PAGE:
ImproveCareNow Pac


My IBD diagnosis is one of the main reasons I want to pursue a future in medicine

Palwasha_Quote_Card.png

Hello Everyone! My name is Palwasha and I was diagnosed with Crohn’s disease in 2020, at the age of 15. My diagnosis is one of the main reasons why I want to pursue a future in medicine as a Physician Associate, and be able to help with research and advancements for the IBD community, as there is so much room for growth.


You have just met someone who also has IBD - you are not alone.

I remember feeling so alone in my illness. I was diagnosed with at age six and I grew up alone with this disease I was told I had and would never go away. I was surrounded by so many people but felt so peculiar because I was the only one with this disease. I always wondered to myself, “why doesn’t anyone else have this thing called Crohn’s disease?” and “why am I the only one with it?


My new irritable friend

In November of 2021, I was diagnosed with IBS or irritable bowel syndrome. I had an uninvited, new irritable friend that became a part of my daily life, just like my IBD. Leading up to being diagnosed, I had been experiencing gut-wrenching belly pain, nausea with pain, and fluctuations between painful constipation and uncontrollable and very urgent soft stools. I knew something wasn’t right. I had experienced fluctuations of stool type from my IBD, but this time it was different. 


The impact a chronic illness has on someone's mental health is just as important as their physical health

Quote from ImproveCareNow Patient Advisory Council member Mikinzi "We may not knwo what hte purpose of this disease in your life is, but we do know that YOU have a purpose."

I'm 19 years old, and I have Crohn's disease. I was diagnosed in 2012 when I was eight years old. One interesting fact is that I know how to surf even though I'm from West Virginia. I struggle the most with not letting Crohn's consume my life.


The dreaded medications

Quote from ImproveCareNow Patient Advisory Council member Autumn, "As long as I can remember, I have been required to take numerous different medicines and to 'trial and error' different ones to find what works best for me."

I have been surrounded by medications and taking pills my whole life. Between being diagnosed with Crohn’s disease at six years old and being diagnosed with IBS recently, with all the different medications I have to take every day and have had to try - feeling overwhelmed is an understatement!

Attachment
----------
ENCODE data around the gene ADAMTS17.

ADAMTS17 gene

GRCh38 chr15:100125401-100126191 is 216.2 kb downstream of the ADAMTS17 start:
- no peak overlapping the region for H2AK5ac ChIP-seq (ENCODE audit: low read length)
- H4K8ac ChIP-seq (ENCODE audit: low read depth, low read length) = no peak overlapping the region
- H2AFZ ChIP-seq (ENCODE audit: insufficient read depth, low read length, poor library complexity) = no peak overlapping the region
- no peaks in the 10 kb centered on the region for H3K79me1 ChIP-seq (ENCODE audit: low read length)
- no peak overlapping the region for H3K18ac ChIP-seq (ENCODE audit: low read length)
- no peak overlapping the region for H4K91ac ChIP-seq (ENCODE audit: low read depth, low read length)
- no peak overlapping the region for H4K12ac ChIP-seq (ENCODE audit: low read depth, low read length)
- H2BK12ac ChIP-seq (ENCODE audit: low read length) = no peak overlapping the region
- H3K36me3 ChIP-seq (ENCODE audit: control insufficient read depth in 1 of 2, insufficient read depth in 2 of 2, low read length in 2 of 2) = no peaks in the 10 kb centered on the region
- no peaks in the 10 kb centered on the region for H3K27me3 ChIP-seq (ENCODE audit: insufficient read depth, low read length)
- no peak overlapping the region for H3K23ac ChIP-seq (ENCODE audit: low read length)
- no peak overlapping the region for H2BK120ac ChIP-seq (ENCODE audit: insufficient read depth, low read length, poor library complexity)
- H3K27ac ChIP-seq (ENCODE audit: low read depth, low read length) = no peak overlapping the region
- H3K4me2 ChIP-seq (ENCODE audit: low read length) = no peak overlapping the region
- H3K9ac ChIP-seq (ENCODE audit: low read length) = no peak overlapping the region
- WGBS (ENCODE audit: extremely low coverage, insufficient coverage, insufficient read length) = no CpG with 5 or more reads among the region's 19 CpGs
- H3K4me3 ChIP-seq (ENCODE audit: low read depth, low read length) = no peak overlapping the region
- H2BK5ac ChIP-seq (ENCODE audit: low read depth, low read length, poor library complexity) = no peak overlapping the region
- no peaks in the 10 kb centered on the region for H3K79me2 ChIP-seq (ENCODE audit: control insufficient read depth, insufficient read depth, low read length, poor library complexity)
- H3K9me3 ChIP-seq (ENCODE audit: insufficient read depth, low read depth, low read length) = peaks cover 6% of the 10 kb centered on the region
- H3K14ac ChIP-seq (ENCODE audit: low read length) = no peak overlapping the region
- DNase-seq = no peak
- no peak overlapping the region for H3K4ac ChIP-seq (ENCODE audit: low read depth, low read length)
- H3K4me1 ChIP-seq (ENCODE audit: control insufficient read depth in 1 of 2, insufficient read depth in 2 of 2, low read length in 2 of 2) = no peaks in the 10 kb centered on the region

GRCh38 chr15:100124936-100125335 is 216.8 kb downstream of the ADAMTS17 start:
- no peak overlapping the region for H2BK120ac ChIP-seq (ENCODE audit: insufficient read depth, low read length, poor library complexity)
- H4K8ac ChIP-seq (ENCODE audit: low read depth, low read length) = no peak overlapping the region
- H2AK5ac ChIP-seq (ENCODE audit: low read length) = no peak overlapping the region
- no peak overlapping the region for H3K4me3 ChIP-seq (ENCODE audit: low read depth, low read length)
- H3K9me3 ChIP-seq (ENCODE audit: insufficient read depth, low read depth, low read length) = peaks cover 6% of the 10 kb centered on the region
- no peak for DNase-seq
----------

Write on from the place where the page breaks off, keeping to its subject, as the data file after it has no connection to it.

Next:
Living with IBD and a feeding tube doesn't define you!

Quote about Feeding Tube Awareness. "Your feeding tube doesn't define who you are, it doesn't make you any less beautiful. You are still the same person you were before the feeding tube."

February 6-10, 2023 is Feeding Tube Awareness Week! I think it’s very clever to have something like this because it seems like most people are ashamed or feel insecure when having a feeding tube; it shouldn’t be like that. A feeding tube isn’t an embarrassing thing to have. We should be grateful to have such a thing when we need it, so we don’t get even more sick.


Episode 35 of the imPACt podcast - Health Maintenance with Dr. Sabina Ali

ImPACt Podcase episode description: Shira and Becky are joined by Dr. Sabina Ali to talk about how keeping in regular contact with providers helps improve care.

The moral of the story in episode 35 of imPACt is: don't do what Becky did. 


Episode 34 of the imPACt podcast - Patient Engagement Guru, Sydney B

We've been getting to know ICN staff members through our imPACt ImproveCareNow network series (last time we talked with Chris Keck about why storytelling matters). In this episode, join Caitlyn, Vanessa and I (Fionna) for a chat with Sydney Bogardus who supported the PAC and the PFAC (Patient/Family Advisory Council) for several years before taking on another role in ICN.


Our top 10 blog posts of 2022

LOOP is an important place for our community to keep #TalkingAboutIBD. It’s a place where #StoriesMatter - where they connect us, build confidence, validate our experiences, remind us we are not alone, and motivate us to continue improving together.

So far, in 2022, 41 stories have been published by patients, caregivers, clinicians, collaborators, researchers, staff & leaders from across the ICN community sharing their unique perspectives on and experiences with IBD. Our top stories this year have covered a variety of topics, including: research on diet and fatigue, innovative IBD projects, new member introductions and top tips for newly-diagnosed patients, conversations about medical trauma, collaborating with IBD caregivers, and gratitude for leadership and learning together so we can all improve the health and care of people living with IBD.


Episode 33 of the imPACt podcast - Pediatric IBD Patient Autonomy

Autonomy means being in control of your own decisions. For pediatric patients living with IBD, there comes a time when you get to start making decisions about your health and care more on your own. Join me (Hannah), Leela, Kera, Fizza and Ryleigh for a chat about patient autonomy in IBD care.


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